How Do I Even?
How to Make Your Own Opportunities
It’s time. You’ve decided that you want an internship, or a job, or you have some other opportunity that you want help with. Here’s a basic framework to guide you toward making an internship, job, or other opportunity, a reality.
If you are a student of any year looking for opportunities outside of Reed, this is for you. If you are a student about to graduate and looking for something that isn’t grad school, this is also for you.
So, what do you do?
Step One: The Why and What
What's your area of interest? What excites you? If you need ideas, start with our Communities of Purpose. Find a sub-heading there, and start Googling terms from the sub-headings that interest you. Look for names of organizations associated with those terms: companies, non-profits, cities, counties, and research institutions. Then look at the websites for them and look for jobs, titles, and research programs that interest you. “Careers” tabs and “about us” tabs are good for this. Cast a wide net.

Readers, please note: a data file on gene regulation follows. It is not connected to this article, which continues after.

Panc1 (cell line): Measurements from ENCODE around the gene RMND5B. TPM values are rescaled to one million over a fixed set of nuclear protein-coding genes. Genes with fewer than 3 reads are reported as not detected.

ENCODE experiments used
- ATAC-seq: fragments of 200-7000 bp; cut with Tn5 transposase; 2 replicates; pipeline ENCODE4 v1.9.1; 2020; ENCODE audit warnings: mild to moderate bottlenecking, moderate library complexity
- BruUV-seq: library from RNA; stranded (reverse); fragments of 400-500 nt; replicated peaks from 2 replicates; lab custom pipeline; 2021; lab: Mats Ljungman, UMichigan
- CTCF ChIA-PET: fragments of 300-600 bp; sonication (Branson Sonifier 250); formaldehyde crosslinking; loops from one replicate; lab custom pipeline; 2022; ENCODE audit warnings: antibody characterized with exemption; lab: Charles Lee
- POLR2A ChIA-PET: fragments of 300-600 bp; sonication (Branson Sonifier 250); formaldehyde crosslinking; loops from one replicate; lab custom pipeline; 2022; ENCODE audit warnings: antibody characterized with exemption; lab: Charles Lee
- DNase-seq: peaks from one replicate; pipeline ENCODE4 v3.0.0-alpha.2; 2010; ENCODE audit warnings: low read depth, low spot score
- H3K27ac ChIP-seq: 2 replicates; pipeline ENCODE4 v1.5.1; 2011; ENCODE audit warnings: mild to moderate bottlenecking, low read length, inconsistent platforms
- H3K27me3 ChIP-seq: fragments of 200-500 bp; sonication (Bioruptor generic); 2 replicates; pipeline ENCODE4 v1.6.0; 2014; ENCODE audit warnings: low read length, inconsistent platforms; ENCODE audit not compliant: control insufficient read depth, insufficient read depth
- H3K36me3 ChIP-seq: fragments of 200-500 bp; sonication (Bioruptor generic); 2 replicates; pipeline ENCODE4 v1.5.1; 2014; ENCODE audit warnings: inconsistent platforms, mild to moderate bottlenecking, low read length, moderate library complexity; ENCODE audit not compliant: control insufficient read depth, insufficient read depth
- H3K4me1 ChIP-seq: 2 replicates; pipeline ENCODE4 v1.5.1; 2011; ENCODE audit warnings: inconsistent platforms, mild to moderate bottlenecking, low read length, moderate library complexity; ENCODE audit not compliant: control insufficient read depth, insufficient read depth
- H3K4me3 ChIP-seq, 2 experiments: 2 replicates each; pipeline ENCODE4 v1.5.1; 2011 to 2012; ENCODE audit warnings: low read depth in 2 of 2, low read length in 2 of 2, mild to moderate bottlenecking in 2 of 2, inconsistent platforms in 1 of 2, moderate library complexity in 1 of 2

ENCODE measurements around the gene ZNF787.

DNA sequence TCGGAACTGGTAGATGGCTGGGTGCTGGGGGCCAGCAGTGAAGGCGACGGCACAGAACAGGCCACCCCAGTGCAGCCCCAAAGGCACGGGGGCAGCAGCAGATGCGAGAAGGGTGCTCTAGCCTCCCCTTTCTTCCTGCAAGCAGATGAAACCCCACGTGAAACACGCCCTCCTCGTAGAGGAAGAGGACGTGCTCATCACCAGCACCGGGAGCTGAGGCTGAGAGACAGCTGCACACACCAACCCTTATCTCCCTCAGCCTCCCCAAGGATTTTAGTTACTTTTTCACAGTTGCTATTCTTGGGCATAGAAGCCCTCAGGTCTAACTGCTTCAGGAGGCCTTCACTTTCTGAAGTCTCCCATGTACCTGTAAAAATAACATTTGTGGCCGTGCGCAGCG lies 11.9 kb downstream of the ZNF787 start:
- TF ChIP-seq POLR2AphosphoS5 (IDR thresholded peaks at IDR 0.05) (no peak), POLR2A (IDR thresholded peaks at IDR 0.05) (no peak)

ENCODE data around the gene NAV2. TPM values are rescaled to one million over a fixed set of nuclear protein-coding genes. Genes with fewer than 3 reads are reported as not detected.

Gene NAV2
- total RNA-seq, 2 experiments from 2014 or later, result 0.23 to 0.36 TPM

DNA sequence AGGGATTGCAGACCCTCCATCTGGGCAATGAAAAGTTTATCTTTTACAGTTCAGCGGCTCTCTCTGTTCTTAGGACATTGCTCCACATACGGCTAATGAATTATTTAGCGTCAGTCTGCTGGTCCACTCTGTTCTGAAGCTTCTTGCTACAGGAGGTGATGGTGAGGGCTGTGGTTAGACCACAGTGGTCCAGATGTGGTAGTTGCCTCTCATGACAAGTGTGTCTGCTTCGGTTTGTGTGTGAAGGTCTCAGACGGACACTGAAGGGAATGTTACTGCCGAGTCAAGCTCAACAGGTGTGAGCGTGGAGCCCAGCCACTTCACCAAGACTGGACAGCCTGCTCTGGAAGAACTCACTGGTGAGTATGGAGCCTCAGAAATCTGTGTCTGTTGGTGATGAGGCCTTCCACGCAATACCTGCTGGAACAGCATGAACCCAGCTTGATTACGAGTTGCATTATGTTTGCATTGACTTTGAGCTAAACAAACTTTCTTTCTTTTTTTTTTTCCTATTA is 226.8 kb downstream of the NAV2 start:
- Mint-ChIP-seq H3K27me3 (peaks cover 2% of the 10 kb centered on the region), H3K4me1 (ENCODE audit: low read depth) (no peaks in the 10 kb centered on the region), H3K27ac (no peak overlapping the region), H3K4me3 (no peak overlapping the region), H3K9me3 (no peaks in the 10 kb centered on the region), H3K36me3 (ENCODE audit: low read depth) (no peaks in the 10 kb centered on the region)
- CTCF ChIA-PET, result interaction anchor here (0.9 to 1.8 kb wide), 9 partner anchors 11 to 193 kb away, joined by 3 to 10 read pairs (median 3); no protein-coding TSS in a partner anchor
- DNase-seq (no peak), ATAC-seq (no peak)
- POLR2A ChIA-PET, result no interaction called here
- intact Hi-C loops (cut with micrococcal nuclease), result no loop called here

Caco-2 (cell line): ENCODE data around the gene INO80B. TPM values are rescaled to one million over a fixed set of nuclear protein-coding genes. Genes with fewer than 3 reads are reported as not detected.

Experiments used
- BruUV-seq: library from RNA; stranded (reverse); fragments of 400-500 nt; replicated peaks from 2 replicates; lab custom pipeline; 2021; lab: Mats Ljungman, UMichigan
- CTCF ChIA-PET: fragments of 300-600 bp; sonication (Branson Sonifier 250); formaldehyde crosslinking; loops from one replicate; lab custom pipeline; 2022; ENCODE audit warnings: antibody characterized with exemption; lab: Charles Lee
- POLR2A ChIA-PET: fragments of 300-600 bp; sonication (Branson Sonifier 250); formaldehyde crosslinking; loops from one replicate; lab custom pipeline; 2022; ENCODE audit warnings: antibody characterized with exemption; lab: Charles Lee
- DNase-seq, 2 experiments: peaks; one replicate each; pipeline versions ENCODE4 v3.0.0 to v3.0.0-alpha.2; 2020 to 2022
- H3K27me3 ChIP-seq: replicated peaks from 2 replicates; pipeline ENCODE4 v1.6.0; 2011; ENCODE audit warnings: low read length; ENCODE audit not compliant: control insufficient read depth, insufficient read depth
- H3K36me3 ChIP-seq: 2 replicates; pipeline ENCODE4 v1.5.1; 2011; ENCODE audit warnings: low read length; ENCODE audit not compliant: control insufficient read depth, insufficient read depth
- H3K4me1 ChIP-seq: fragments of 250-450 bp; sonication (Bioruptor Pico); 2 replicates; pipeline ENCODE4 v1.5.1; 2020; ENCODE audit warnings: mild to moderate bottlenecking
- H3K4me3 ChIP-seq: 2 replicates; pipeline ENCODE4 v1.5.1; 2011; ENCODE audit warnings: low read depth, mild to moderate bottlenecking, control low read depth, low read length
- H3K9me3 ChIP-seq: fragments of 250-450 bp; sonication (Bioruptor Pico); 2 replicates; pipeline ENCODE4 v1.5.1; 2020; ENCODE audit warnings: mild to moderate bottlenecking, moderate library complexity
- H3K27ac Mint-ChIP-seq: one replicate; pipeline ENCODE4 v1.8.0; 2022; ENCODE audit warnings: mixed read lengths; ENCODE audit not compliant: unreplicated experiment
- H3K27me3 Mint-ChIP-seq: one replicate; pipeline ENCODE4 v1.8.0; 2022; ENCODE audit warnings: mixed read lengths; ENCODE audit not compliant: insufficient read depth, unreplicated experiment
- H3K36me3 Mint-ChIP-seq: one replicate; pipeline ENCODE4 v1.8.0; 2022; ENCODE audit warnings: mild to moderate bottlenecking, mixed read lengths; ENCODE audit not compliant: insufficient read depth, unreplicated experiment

If you find a position that really interests you, look closely at the list of required qualifications and think of that as a checklist of things you want to learn. It’s also possible that you’ll find something you want to apply to this way.
Step Two: The Who
Make the alumni directory in IRIS your friend. Click on "show advanced search," which allows you to search by company, location, job title, etc. Start with fewer search terms, and check the box to “limit search to Reed Career Network.” These people are more likely to be responsive. If this doesn’t provide enough results, go back and uncheck it. Some alumni don't provide contact info in IRIS so look them up in LinkedIn and/or focus on people with email addresses. Ask your family and friends about connections they have in fields and locations you are interested in. Once you have some people you want to contact, and the means to contact them, it’s time to get in touch.